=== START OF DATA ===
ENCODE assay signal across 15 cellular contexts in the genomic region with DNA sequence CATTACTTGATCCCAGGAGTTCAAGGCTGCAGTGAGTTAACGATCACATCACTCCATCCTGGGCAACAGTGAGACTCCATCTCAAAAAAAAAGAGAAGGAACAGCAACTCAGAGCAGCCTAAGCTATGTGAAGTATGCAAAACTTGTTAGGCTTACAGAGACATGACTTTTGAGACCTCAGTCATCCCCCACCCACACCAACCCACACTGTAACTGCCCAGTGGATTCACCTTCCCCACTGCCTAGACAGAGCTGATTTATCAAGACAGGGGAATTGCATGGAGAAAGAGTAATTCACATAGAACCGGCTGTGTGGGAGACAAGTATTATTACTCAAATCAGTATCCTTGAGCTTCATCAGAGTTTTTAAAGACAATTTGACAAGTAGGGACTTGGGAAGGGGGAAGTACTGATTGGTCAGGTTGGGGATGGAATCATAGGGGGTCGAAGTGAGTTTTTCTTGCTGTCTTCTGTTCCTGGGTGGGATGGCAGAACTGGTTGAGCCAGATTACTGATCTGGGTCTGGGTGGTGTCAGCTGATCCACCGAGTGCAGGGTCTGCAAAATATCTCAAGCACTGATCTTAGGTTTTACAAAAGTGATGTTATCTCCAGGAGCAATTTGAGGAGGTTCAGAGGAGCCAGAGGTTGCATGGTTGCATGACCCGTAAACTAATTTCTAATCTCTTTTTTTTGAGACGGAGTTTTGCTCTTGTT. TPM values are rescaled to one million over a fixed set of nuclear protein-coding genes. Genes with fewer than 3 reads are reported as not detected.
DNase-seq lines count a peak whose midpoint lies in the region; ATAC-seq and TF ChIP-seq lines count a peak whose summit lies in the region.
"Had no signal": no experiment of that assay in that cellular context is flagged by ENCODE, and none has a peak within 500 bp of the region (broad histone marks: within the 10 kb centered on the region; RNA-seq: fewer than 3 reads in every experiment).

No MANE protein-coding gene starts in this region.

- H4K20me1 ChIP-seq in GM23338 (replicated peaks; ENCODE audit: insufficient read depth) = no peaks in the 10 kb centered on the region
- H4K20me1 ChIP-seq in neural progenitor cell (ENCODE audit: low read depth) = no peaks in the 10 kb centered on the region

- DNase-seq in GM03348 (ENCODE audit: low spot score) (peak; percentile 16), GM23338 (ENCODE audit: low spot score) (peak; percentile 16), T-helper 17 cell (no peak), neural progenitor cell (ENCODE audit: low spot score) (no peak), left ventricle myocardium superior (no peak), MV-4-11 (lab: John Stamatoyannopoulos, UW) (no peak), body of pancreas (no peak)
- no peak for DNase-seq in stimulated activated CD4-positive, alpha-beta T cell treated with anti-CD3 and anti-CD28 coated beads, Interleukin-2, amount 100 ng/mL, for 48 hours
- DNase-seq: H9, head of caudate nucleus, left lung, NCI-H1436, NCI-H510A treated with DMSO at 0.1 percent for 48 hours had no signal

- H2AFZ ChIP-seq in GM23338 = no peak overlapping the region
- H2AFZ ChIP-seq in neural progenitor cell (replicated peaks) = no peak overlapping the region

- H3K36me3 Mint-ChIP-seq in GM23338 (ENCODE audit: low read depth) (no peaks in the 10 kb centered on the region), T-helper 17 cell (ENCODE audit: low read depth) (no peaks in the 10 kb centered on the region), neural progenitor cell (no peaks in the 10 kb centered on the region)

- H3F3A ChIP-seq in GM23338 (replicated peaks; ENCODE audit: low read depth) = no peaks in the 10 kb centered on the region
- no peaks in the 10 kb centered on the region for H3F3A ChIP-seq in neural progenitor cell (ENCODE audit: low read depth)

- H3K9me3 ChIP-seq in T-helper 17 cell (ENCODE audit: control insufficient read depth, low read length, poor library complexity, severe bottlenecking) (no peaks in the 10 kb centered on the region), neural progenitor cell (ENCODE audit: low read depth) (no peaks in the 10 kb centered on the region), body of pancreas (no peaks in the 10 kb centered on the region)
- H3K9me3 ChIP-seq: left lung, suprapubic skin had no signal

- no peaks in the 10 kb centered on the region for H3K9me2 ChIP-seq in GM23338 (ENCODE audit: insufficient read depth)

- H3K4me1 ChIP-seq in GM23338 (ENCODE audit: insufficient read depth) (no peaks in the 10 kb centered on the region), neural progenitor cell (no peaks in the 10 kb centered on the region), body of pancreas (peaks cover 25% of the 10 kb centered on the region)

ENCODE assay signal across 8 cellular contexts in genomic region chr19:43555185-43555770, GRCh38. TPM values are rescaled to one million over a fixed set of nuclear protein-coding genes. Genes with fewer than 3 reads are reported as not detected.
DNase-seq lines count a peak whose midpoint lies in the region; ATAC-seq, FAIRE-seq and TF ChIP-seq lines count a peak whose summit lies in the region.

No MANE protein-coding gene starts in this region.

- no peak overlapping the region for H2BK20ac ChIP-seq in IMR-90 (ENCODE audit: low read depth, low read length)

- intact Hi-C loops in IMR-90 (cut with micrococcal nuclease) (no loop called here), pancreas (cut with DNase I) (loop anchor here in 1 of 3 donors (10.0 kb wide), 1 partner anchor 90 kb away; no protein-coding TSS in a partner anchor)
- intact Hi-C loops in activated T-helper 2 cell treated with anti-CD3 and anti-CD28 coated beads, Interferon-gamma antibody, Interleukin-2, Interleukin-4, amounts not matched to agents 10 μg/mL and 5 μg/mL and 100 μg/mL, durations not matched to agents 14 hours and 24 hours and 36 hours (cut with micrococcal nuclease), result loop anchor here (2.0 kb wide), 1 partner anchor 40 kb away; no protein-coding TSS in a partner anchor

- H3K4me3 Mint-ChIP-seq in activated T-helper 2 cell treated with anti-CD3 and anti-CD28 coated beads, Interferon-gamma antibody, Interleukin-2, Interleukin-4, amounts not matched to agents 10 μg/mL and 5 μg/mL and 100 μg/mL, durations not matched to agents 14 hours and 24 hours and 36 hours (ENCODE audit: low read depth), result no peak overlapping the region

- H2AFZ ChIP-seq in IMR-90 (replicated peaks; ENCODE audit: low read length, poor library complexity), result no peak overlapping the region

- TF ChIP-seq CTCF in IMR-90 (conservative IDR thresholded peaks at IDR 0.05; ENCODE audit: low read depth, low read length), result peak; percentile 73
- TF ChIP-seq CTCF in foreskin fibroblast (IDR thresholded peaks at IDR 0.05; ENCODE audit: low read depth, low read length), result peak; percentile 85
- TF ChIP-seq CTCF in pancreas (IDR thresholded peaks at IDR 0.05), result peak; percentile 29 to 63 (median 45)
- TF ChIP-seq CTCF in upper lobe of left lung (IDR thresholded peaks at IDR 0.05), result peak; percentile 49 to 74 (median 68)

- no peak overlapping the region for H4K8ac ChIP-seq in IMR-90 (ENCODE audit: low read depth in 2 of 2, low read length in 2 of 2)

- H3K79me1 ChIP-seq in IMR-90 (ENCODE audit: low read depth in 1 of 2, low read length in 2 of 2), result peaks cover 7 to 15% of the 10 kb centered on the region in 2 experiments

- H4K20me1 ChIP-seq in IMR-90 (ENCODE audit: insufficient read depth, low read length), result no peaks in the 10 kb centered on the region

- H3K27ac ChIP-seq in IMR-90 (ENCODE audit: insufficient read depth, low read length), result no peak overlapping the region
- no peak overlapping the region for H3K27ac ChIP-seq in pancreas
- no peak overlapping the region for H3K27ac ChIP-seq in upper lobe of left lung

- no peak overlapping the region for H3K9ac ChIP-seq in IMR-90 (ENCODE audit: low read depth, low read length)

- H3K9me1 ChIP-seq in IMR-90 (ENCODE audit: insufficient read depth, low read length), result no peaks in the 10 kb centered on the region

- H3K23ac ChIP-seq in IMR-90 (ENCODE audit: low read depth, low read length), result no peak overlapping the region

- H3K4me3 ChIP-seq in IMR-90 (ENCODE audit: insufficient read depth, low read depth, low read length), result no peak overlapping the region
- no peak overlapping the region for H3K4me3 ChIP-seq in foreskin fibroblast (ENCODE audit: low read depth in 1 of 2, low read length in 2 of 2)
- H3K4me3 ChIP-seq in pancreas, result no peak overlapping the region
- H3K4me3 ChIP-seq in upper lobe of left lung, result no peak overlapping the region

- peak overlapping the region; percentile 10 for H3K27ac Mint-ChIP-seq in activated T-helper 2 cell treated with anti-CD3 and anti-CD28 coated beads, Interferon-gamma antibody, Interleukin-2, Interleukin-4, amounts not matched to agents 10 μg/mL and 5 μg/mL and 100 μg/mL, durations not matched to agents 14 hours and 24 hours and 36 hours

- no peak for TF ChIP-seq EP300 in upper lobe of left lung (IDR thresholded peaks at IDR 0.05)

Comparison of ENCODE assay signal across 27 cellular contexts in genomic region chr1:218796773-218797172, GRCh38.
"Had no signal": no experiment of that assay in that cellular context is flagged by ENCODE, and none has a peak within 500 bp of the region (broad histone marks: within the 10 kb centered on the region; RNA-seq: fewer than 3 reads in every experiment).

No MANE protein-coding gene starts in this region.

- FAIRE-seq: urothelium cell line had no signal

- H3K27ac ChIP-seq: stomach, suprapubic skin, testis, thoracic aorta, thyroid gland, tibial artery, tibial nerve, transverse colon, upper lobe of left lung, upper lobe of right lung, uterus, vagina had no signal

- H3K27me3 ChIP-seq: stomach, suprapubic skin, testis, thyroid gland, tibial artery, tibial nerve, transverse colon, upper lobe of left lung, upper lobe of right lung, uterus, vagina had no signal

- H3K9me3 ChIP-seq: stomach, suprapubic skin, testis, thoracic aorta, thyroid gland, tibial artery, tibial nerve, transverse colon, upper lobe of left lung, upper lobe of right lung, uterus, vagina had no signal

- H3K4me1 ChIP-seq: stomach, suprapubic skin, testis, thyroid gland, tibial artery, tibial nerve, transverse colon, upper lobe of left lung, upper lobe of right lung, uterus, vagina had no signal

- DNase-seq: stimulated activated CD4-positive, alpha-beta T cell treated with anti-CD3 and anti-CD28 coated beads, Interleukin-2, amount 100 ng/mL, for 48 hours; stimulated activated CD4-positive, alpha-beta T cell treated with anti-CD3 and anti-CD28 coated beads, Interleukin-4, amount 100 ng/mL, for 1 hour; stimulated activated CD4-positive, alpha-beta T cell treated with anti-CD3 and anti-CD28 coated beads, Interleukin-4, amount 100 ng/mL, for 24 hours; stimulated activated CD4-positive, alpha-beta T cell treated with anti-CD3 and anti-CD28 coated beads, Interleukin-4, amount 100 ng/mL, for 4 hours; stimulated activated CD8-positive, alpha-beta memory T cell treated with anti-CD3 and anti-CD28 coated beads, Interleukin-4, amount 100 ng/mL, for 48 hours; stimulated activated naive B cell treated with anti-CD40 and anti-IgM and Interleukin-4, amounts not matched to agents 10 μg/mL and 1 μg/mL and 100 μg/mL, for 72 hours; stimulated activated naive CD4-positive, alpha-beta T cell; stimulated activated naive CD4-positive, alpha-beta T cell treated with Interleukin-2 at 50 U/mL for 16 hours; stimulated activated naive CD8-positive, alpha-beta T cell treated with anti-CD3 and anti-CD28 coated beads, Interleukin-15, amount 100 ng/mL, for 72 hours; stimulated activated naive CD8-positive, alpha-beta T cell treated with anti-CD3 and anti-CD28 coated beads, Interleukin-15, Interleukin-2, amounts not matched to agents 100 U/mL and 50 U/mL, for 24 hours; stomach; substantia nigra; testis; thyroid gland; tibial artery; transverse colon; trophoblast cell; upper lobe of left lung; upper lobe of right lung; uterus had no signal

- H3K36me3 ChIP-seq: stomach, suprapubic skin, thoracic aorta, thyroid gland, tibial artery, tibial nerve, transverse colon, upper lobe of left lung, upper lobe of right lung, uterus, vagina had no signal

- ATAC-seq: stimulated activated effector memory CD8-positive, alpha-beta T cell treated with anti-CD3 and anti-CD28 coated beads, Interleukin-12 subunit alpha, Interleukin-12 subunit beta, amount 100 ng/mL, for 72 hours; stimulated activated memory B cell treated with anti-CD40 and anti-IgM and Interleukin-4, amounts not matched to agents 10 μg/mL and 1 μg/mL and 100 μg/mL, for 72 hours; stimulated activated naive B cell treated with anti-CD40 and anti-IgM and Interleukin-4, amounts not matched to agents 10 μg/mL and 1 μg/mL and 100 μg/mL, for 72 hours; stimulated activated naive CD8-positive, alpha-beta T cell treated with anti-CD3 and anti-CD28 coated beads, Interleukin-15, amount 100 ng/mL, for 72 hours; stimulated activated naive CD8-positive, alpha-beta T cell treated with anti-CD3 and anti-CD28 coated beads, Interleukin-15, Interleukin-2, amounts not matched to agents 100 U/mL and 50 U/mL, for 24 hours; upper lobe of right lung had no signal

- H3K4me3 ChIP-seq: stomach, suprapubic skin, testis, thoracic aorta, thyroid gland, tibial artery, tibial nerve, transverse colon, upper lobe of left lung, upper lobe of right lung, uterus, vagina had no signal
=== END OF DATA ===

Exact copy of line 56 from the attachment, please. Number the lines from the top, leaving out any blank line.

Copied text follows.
- ATAC-seq: stimulated activated effector memory CD8-positive, alpha-beta T cell treated with anti-CD3 and anti-CD28 coated beads, Interleukin-12 subunit alpha, Interleukin-12 subunit beta, amount 100 ng/mL, for 72 hours; stimulated activated memory B cell treated with anti-CD40 and anti-IgM and Interleukin-4, amounts not matched to agents 10 μg/mL and 1 μg/mL and 100 μg/mL, for 72 hours; stimulated activated naive B cell treated with anti-CD40 and anti-IgM and Interleukin-4, amounts not matched to agents 10 μg/mL and 1 μg/mL and 100 μg/mL, for 72 hours; stimulated activated naive CD8-positive, alpha-beta T cell treated with anti-CD3 and anti-CD28 coated beads, Interleukin-15, amount 100 ng/mL, for 72 hours; stimulated activated naive CD8-positive, alpha-beta T cell treated with anti-CD3 and anti-CD28 coated beads, Interleukin-15, Interleukin-2, amounts not matched to agents 100 U/mL and 50 U/mL, for 24 hours; upper lobe of right lung had no signal